Radiography testing (RT) is a modality of non-destructive testing that uses ionizing radiation to inspect materials and components with the objective of locating and quantifying defects and degradation in material properties that would lead to the failure of engineering structures. It plays an important role in the science and technology needed to ensure product quality and reliability.
Ultrasonic testing (UT) is a family of non-destructive testing techniques based on the propagation of ultrasonic waves in the object or material tested. In most common UT applications, very short ultrasonic pulse waves with center frequencies ranging from 0.1-15 MHz, and occasionally up to 50 MHz, are transmitted into materials to detect internal flaws or to characterize materials. A common example is ultrasonic thickness measurement, which tests the thickness of the test object, for example, to monitor pipework corrosion.
Magnetic particle Inspection (MPI) or magnetic testing (MT) is a nondestructive testing (NDT) process for detecting surface and shallow subsurface discontinuities in ferromagnetic materials such as iron, nickel, cobalt, and some of their alloys. The process puts a magnetic field into the part. The piece can be magnetized by direct or indirect magnetization. Direct magnetization occurs when the electric current is passed through the test object and a magnetic field is formed in the material. Indirect magnetization occurs when no electric current is passed through the test object, but a magnetic field is applied from an outside source. The magnetic lines of force are perpendicular to the direction of the electric current, which may be either alternating current (AC) or some form of direct current (DC) (rectified AC).
Liquid penetrate inspection (LPI) or penetrant testing (PT), is a widely applied and low-cost inspection method used to check surface-breaking defects in all non-porous materials (metals, plastics, or ceramics). The penetrant may be applied to all non-ferrous materials and ferrous materials, although for ferrous components magnetic-particle inspection is often used instead for its subsurface detection capability. LPI is used to detect casting, forging and welding surface defects such as hairline cracks, surface porosity, leaks in new products, and fatigue cracks on in-service components.
Vacuum box testing is a non-destructive examination used when trying to locate weld seam leaks. A vacuum box and a compressor create a high or low-pressure vacuum while a detergent solution is applied to the test area. The detergent bubbles, make leaks visible within the created pressure envelope.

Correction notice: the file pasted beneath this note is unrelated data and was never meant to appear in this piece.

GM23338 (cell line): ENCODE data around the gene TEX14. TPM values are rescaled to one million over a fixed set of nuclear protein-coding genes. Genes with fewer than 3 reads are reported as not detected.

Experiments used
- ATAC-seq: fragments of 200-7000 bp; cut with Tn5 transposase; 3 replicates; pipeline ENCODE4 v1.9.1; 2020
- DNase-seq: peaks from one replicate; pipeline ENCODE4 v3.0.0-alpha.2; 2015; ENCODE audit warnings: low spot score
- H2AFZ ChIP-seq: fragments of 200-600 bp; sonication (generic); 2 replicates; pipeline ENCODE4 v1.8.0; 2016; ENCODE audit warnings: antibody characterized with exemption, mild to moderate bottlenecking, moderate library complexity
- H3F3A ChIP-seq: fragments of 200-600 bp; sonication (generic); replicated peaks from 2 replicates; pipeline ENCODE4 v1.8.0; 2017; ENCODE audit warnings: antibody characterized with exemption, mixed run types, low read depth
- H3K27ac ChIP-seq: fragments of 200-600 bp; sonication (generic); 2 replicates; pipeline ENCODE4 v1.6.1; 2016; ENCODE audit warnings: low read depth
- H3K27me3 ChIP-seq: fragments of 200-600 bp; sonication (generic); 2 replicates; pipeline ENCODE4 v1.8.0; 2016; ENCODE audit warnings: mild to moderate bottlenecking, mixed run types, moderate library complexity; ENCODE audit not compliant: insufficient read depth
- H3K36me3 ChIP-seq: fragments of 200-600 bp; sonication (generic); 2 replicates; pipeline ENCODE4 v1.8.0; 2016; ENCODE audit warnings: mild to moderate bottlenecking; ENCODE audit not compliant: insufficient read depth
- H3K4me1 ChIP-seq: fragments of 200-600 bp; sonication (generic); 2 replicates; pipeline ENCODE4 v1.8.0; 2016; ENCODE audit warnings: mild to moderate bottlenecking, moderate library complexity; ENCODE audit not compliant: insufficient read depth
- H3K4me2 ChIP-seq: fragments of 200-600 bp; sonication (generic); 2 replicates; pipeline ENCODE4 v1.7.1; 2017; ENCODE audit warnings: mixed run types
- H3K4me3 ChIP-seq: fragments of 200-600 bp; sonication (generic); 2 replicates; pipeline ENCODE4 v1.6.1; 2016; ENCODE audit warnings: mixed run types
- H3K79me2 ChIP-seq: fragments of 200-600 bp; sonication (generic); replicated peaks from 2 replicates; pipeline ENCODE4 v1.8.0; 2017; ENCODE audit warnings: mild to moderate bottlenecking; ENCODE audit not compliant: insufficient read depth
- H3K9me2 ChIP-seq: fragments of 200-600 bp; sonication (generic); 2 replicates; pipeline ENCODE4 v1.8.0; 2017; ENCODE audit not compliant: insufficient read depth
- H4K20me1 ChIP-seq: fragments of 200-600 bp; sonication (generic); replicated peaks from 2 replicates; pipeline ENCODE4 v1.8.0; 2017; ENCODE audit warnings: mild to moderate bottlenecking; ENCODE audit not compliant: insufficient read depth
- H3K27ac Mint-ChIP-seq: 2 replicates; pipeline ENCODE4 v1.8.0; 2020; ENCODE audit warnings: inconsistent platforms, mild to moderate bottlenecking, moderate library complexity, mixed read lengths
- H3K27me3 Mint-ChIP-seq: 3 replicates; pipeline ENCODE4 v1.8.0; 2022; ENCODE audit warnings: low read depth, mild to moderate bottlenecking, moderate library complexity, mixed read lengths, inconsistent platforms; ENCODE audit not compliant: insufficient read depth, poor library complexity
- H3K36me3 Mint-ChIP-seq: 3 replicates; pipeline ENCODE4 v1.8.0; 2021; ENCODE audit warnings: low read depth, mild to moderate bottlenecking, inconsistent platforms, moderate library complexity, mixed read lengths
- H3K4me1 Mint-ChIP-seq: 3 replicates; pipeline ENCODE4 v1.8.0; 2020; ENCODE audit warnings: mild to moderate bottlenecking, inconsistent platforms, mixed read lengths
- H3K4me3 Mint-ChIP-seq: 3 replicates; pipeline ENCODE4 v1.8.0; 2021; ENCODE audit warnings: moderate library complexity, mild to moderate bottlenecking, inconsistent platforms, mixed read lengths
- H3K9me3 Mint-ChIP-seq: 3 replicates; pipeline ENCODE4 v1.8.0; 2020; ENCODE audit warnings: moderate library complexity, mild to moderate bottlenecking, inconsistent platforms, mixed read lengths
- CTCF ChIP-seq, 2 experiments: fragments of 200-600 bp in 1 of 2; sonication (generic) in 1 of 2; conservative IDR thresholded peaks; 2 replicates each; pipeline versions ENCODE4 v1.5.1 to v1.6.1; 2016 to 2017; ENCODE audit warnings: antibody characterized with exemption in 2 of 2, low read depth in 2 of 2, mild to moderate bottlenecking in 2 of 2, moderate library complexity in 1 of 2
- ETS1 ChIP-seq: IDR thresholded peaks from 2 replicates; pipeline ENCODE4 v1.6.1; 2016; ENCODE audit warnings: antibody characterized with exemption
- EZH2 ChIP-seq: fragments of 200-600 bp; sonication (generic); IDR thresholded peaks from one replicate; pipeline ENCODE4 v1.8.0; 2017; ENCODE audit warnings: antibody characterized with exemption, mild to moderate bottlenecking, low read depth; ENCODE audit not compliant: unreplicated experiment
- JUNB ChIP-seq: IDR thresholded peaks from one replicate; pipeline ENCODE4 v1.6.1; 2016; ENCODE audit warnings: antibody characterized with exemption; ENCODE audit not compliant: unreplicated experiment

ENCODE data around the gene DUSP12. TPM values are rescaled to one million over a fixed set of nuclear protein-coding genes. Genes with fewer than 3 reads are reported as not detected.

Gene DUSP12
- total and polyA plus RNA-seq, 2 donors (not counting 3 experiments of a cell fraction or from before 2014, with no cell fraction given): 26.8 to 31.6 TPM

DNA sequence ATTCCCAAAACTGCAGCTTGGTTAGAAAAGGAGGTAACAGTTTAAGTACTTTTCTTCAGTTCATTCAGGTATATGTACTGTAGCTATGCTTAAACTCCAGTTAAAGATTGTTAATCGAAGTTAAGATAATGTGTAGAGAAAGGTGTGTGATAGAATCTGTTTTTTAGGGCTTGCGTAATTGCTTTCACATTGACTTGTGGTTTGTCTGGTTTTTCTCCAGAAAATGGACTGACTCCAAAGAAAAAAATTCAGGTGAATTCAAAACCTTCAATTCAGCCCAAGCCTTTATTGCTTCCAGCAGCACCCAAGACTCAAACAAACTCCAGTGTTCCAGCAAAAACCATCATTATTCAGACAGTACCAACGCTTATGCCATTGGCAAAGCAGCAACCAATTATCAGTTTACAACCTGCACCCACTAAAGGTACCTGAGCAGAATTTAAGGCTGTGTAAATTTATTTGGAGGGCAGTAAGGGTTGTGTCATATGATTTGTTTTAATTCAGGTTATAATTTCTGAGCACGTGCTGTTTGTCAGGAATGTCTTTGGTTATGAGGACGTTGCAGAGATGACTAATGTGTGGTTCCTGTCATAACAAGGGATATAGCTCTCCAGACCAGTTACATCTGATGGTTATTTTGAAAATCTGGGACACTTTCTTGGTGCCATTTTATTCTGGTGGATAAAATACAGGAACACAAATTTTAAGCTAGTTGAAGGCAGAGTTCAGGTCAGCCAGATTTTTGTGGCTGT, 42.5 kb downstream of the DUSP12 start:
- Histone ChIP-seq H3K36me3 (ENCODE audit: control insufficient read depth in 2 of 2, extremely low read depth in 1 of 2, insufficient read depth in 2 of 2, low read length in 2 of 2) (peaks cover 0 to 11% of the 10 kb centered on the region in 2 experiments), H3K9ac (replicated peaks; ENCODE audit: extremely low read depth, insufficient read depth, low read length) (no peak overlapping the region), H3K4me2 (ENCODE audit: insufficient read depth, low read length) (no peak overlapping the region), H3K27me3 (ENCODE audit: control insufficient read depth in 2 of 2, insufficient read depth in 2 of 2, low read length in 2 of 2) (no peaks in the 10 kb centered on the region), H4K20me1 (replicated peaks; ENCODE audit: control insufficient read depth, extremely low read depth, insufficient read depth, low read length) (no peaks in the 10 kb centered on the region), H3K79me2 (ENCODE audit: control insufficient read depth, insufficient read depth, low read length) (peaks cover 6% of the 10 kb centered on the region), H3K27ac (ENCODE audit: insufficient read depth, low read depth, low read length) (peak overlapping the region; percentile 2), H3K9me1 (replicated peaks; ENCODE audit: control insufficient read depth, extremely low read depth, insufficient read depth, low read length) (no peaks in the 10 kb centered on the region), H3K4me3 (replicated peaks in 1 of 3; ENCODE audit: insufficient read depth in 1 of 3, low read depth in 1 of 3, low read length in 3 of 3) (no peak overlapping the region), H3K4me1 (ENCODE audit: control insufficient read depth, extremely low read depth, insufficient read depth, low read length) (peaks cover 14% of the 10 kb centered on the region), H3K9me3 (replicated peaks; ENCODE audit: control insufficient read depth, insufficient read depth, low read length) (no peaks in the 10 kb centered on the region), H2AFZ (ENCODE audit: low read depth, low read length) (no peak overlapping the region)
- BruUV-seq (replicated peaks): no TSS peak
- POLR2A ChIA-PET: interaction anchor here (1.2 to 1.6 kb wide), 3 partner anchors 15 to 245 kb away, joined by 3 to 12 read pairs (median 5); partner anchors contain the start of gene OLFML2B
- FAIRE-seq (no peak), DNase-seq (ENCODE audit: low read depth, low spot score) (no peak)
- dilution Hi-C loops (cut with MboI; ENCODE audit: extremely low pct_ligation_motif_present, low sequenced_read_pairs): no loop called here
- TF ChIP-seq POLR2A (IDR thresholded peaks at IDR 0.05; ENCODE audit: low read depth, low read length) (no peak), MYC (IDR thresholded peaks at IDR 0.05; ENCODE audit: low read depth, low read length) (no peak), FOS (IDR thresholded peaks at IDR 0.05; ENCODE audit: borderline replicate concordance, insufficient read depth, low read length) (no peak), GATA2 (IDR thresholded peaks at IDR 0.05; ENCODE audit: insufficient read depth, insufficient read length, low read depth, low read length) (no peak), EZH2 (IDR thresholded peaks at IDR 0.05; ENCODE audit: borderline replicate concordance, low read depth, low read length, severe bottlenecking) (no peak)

Positive Material Identification (PMI) or X-Ray Fluorescence (XRF) supply our clients with fast, accurate metal alloy verification for manufacturing quality assurance with the Thermo Scientific™ Niton™ XL2 Analyzer. Featuring a standard integrated camera for accurate positioning of the analysis area, the XL2 Analyzer provides immediate, nondestructive elemental analysis of alloy materials from titanium to nickel as well as a tramp and trace element analysis. Lightweight, rugged handheld Niton XL2 Analyzers are well suited for a growing list of applications including scrap metal identification, mining and exploration, and lead screening for consumer and electronic goods.
Hardness testing (HT) is completed using the MIC 10 which uses the UCI (Ultrasonic Contact Impedance) method for efficient and accurate measurements by electronically measuring the Vickers diamond indent and then displaying the hardness value instantly. This portable hardness tester can test hard-to-reach places and can measure in any direction, making it a flexible solution for operators.
Ferrite Testing (FT) also referred to as a ferrite-scope test, is a rapid non-destructive inspection method used to measure the amount of delta ferrite on austenitic stainless steel and duplex stainless steel materials. Ensuring proper ferrite content ensures corrosion resistance, durability and crack prevention. When ferrite levels exceed the maximum allowable content amount the stainless steel welds become susceptible to hot cracking.